It’s clear that the topic of nutritional therapists is a controversial one, and all of your comments show that there are differing experiences. To open up the debate again – do you think the nutritional therapy industry needs to improve, and if so, how?


Experienced dietitians are telling cancer patients to consume foods high in refined sugars because they are a good source of energy. Nutritional therapists tell cancer patients not too consume refined sugars because they can promote cancer growth. There is a very clear divide here and I would like to know which group is right. As Which? is a champion for all consumers, including cancer patients, I think the least it can do is review the evidence-base for the dietetic advice, and come out with a clear statement that it is OK for cancer patients to eat foods high in refined sugars, particularly high fructose, that those foods are a good source of energy and will not promote cancer.


Yes I recall you said that wavechange, and I have not posted here on any of those subjects, it is just that your mindset perceives this to be so.

Selina Import says:
15 November 2012

Hello Which Mark Helen Chrisb wavechange and Nutrihealth. So much has been challenged in the recent past whether the topic here or politics, police, NHS, greed or strange human behaviour. Views are often of the closed minded varity and polarised. Words are misinterpreted rather than the meaning understood Let us hope we are in an opening up period where we can understand that we can no longer rely on the experienced or “scientific proof”. I don’t know whether I avoided a recurrence of aggressive breast cancer because I avoided refined and even a lot of unrefined sugars. I am very grateful and happy and joolly glad that I spent much time finding out what information there was available that would enable me to be healthy.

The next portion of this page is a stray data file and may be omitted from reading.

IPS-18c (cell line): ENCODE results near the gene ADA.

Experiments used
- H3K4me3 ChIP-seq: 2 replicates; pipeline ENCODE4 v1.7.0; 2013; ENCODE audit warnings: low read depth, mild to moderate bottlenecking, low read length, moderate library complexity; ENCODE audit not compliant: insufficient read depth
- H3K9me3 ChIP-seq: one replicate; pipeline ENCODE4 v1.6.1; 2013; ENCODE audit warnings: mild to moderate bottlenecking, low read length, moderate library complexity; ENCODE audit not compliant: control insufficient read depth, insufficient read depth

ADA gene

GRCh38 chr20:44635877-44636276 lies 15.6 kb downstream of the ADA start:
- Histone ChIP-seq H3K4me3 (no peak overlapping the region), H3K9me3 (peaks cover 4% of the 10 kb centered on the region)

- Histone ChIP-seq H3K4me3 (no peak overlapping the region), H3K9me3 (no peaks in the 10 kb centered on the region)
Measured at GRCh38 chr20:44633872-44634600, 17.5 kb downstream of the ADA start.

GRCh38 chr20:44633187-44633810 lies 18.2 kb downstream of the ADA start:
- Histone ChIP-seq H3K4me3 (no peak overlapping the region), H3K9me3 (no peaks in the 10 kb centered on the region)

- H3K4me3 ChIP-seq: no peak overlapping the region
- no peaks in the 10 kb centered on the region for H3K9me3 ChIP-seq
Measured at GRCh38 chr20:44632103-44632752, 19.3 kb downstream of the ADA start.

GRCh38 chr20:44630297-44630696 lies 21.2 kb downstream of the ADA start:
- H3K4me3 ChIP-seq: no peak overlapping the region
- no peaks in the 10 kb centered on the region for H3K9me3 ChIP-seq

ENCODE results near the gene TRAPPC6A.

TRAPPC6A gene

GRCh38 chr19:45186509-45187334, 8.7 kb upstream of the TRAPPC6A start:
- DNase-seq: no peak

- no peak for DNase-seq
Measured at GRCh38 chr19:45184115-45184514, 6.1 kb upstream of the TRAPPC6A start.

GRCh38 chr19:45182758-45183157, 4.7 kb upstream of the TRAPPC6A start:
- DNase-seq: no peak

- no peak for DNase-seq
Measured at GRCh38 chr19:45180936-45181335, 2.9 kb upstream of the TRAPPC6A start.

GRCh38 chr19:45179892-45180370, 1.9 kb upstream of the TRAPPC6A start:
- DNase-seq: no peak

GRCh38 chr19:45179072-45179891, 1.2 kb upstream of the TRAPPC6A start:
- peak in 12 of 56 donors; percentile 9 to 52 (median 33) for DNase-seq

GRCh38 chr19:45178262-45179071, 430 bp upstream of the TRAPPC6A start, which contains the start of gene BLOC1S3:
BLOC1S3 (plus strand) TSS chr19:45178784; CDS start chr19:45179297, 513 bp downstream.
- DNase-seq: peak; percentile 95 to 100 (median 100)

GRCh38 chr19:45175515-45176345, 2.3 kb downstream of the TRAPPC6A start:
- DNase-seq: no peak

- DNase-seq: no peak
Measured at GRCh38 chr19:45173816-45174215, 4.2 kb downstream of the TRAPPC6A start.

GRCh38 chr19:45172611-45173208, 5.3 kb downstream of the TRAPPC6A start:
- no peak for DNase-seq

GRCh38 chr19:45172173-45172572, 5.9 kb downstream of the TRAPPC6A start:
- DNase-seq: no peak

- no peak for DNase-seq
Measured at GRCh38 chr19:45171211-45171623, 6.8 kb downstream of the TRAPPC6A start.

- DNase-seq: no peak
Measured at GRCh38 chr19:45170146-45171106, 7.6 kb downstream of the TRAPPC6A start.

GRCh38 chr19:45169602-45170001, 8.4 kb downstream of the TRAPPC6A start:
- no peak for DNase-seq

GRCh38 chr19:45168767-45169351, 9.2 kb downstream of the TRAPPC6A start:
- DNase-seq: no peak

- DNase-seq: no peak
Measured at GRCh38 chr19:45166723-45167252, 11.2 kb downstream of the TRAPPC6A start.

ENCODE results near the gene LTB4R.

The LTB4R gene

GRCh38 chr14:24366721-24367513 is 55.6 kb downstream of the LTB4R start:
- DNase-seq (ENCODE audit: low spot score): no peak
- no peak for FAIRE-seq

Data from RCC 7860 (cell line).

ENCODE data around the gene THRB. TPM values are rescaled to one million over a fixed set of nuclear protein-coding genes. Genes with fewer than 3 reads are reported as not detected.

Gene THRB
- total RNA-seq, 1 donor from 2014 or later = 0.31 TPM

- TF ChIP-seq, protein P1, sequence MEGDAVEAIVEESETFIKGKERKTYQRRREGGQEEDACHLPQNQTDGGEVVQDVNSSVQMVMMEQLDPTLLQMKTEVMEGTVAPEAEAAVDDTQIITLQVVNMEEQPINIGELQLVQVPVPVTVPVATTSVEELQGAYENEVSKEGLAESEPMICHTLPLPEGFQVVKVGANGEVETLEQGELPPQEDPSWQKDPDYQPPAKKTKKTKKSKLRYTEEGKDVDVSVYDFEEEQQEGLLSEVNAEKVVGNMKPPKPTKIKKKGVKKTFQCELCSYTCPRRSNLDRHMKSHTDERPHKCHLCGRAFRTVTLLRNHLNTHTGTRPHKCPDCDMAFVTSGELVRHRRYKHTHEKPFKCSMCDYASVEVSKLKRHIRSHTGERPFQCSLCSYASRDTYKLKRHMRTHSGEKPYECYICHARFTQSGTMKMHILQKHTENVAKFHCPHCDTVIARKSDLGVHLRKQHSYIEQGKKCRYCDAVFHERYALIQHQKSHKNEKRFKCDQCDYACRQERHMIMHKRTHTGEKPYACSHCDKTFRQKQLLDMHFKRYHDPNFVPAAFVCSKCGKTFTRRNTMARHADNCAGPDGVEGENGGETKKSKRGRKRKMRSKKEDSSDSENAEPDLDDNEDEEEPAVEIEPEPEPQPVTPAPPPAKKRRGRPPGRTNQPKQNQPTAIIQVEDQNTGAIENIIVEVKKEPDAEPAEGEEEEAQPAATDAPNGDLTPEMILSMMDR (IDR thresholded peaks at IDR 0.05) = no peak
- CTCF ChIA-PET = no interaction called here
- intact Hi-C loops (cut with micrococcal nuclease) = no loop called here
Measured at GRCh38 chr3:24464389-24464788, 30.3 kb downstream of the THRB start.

One of the problems of trying to link dietary changes which diseases like cancer is that it is research trials like the one mentioned above are very hard to carry out especially when they rely on government/charity funding (i.e. when there is no commercial incentive). A more fundimental problem with RCTs (randomised clinical trials) is that you must only change one variable at a time and so can often only get a small change in patient outcomes. What fascinates me is the historical epidemiological data which shows that the age adjusted cancer rates in Japan in the 1970s are between 10-20 TIMES smaller than current rates in Europe/US. Further studies have excluded genetic differences by following Japanese migrants into the US where they soon suffer US levels of cancer. Therefore it should be possible to reduce UK cancer levels by 90-95% by studying the diet and lifestyle that existed in Japan at that time. It might be that to get full benefits, we would have to make dozens of diet and lifestyle changes and therein lies the problem. Current UK medical interventions are primarily authorised following RCTs but such experiments would be impossible to manage with so many variables. However it is a scientific fact that living like a 1970s Japanese person massively reduces your cancer risk. I have visited Japan around 20-30 times and would not like to speculate what the key factors are but I can tell you that I was never once offered sugary puddings. Interesting!!